Spencer Lewis (b. 1979 in Hartford, CT) is recognized for his works on cardboard and jute, executed in swathes of bright, saturated pigment with a charged physicality expressed in heavily worked and tactile surfaces, streaked lines, smears of paint, and rough, slashed strokes that crisscross back and forth with visceral force. Lewis builds his compositions in layers through unbridled, even violent movements, deliberately subjecting his paintings to fatigue and brute overworking in order to unleash their organic power.
While Lewis’ gestural vigor echoes Abstract Expressionist action painting, the optics of his frenetic palette find resonance in Modernism. In his youth, Lewis discovered his mother’s books on Hans Hofmann and Willem de Kooning, which led him to acquire his own copies so he could draw over reproductions of their work with ballpoint pen, deconstructing their lines and planes of color. Such examinations were essential to his understanding of how to shift, fold, and construct space anew in his own paintings.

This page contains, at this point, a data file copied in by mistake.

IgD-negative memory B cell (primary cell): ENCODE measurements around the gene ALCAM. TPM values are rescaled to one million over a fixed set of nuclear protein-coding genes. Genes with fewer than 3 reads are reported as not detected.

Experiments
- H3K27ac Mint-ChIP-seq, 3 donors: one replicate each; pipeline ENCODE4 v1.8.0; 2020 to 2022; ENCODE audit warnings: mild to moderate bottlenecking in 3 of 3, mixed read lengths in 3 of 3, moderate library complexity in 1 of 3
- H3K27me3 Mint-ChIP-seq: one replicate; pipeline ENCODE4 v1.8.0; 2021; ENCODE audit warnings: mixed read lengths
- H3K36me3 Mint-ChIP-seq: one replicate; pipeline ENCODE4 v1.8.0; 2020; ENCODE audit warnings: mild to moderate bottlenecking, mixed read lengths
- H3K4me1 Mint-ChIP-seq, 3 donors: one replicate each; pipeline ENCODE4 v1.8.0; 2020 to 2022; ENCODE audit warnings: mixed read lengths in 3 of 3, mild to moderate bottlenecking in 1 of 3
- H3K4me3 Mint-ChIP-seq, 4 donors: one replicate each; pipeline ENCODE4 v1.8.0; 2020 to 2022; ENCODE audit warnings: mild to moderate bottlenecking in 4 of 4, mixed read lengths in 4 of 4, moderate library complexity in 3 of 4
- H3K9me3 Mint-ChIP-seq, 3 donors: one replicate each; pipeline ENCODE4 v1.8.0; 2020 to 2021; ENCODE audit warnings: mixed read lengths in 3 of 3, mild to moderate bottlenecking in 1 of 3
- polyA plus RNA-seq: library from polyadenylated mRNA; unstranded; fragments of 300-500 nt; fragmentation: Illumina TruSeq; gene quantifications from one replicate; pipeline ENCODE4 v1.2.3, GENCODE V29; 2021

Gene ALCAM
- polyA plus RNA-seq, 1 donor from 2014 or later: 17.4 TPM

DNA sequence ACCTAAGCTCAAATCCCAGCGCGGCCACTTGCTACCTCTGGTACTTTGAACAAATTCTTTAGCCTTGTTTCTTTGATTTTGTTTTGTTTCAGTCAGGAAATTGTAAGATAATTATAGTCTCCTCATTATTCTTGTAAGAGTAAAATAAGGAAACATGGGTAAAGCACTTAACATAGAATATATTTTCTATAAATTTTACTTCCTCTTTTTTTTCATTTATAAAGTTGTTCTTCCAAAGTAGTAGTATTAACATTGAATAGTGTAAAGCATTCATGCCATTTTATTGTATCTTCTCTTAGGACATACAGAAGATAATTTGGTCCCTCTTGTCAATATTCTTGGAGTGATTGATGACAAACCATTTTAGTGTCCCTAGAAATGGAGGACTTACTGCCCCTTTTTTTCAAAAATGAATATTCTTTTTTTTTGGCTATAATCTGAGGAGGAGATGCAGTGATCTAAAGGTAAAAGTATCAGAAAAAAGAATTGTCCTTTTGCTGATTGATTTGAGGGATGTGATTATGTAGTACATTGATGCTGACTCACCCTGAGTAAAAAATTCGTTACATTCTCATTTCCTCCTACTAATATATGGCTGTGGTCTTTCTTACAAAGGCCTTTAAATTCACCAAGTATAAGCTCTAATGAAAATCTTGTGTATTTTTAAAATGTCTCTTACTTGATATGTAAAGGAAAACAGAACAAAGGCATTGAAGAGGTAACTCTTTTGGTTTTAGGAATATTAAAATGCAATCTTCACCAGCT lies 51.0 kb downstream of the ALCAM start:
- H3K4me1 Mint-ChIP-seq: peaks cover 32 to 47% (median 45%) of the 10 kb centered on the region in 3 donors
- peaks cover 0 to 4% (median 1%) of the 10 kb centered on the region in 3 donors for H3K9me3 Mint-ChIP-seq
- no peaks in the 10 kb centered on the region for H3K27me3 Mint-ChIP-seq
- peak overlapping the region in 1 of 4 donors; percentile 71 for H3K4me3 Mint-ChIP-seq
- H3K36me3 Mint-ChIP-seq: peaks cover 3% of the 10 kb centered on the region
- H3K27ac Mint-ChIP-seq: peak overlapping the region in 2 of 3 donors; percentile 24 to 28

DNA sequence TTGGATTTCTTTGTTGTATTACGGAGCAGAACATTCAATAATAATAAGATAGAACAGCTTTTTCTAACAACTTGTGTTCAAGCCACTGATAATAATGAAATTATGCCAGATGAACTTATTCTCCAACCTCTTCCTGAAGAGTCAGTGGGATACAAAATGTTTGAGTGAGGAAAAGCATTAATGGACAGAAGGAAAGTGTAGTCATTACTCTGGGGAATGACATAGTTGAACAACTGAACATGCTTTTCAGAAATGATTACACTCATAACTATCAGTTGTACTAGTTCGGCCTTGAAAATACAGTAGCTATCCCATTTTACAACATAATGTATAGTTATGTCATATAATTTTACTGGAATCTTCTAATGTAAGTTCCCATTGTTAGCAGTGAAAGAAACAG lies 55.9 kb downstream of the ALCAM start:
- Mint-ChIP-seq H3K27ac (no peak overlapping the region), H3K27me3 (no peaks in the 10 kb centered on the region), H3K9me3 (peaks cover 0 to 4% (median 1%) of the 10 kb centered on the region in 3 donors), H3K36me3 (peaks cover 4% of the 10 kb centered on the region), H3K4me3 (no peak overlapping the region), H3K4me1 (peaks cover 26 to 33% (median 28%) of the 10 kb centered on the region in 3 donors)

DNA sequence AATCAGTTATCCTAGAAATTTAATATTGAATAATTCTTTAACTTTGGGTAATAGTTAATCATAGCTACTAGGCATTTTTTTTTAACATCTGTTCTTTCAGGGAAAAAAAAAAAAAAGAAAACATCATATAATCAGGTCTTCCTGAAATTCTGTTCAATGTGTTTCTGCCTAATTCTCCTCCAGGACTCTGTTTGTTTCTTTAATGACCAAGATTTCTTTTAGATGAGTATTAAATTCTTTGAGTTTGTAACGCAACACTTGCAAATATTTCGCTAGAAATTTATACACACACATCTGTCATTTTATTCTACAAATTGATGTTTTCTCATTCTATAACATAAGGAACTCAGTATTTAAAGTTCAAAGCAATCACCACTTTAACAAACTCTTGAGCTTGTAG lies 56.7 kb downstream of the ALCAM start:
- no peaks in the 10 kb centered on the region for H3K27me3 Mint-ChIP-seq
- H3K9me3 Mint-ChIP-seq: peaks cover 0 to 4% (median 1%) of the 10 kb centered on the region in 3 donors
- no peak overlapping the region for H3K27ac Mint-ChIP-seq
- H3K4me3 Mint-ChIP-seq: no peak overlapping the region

The thrashing gestures in Lewis’ mature abstractions have evolved from an X-shape that dominated his early Cage paintings executed on cardboard. Those loosely narrative works evinced the architecture of the body by employing an underlying grid over which the artist applied fields of flat color. Two cleaving lines crossed over the surface of these monumental canvases, rendering a vaguely anthropomorphic presence. An aperture was part of these works, suggesting a peering eye, while other representational fragments of the human face or body emerged and receded between thickets of knots.